The phrase was used over and over during the Reconstruction era. It was a staple of the furious and sarcastic editorials that filled Southern newspapers in those days, of the indignant orations by Southern white political leaders who protested that no people had suffered more, been humiliated more, been punished more than they had. The phrase has since entered the standard American political lexicon, a synonym for any rabble-rousing demagoguery, any below-the-belt appeal aimed at stirring old enmities.
The story that his shirt was retrieved by an Army lieutenant who delivered it to Benjamin Butler, who then proceeded to wave it during his speech against the terrorism, however, was a fabrication. Senator Butler did make such a speech referring to the incident, but there is no indication that he ever so much as touched Huggins’s actual shirt, let alone waved it about on the Senate floor. Still, as Budiansky makes clear, the phrase became a stock favourite in the Southern press, and it was employed ceaselessly to make, as it were, ‘a victim of the bully and a bully of the victim’.
Just as the Southerners crafted stories about how Huggins’ bloody shirt and other such tokens became the fetishes of Unionist and African-American mythologies against them, the media and the academies of the pseudo-West have crafted narratives of how ‘the Serbs’ make a mythological fetish of their own victimhood, the better to paint ‘the Serbs’ as ignorant and sub-rational.
But I also remember my mother refusing to vote for Clinton’s second term on account of the Yugoslav Wars, and my Mennonite religious upbringing always kept urging me to look at both sides, to remember that there is always a better solution than war. It was not until much, much later that I was able to take a critical look at that war and how it was waged, and how arguments from that war went on to pave the way for the murderous folly in Iraq.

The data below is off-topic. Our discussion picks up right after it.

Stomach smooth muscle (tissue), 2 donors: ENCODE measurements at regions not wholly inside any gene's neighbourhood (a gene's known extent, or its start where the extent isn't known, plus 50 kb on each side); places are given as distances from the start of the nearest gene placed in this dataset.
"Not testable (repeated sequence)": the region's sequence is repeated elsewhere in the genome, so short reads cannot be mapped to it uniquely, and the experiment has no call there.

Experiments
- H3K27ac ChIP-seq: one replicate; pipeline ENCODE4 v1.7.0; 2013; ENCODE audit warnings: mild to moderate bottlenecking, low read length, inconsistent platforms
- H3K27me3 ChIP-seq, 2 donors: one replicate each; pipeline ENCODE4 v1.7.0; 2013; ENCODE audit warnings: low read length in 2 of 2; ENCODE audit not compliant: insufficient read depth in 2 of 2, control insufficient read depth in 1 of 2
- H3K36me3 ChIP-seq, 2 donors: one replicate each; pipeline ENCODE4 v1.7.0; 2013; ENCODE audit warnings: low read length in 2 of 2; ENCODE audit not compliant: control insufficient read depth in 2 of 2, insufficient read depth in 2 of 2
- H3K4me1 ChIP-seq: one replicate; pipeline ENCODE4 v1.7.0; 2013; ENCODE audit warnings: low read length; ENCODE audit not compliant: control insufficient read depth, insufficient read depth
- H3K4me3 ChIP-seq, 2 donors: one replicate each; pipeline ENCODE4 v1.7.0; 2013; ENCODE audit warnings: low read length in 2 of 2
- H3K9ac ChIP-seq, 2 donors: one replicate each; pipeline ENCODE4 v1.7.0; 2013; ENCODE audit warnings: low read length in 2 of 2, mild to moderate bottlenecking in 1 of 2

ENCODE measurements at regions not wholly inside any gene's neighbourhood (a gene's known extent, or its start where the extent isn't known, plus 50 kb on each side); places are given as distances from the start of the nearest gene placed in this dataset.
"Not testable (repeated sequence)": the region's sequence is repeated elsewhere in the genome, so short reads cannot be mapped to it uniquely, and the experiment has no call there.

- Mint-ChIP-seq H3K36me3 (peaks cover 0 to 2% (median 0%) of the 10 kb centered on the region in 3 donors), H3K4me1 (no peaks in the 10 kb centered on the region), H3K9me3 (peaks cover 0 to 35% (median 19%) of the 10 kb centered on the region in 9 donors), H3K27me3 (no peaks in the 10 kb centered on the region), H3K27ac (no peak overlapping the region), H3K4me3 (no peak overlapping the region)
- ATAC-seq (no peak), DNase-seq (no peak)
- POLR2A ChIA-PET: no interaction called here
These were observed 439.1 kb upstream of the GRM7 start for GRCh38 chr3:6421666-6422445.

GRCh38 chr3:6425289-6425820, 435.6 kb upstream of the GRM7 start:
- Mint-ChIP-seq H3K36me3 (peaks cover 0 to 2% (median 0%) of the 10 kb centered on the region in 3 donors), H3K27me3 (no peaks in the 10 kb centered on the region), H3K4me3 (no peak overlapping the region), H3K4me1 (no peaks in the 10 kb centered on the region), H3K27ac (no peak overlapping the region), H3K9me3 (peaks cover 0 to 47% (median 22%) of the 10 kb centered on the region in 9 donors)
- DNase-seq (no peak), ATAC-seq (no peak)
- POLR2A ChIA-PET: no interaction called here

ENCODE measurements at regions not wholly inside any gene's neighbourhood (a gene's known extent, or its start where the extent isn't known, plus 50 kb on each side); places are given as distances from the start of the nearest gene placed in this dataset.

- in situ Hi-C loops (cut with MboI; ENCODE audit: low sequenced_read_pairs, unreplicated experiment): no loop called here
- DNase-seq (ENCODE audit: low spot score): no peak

Milosevic, Mladic and Karadzic were familiar and ominous names to me all throughout the ‘90’s and early 2000’s, but not once did I hear a peep about Franjo Tudman and the revival of neo-Nazi Ustase ideology in his newfangled Croatia, nor anything about the genocidal Operation Storm led by Ante Gotovina (who was risibly acquitted of war crimes on appeal by the ICTY in November of last year). Never did I see a word written anywhere about the brutal crimes of the Kosovo Liberation Army against not only Serbians but also Roma and fellow Albanians, nor about their proven trade in drugs and arms (and suspected trade in human organs harvested from their victims) to finance their terrorism. (Ramush Haradinaj was also acquitted of war crimes at the same time as Gotovina et al.) Not until I was much older did I even know where to look for such accounts.
This being an age where political spin is a science, however, rather than an art, they employ much more sterile, prolix means of saying the same thing. ‘The Serbs’ have a ‘persecution complex’ and a ‘narrative of victimisation’, and the term itself is the result of conspiracy theories and nationalist propaganda. With such rhetorical tricks the victims are turned into the bullies, and all too many of the actual bullies are rendered invisible.
The healthy dose of scepticism which came from both left and right over Syria arguably prevented another outright intervention there and arguably also headed off multinational support of France’s Malian adventure, even if it failed to do so in Libya before it was too late.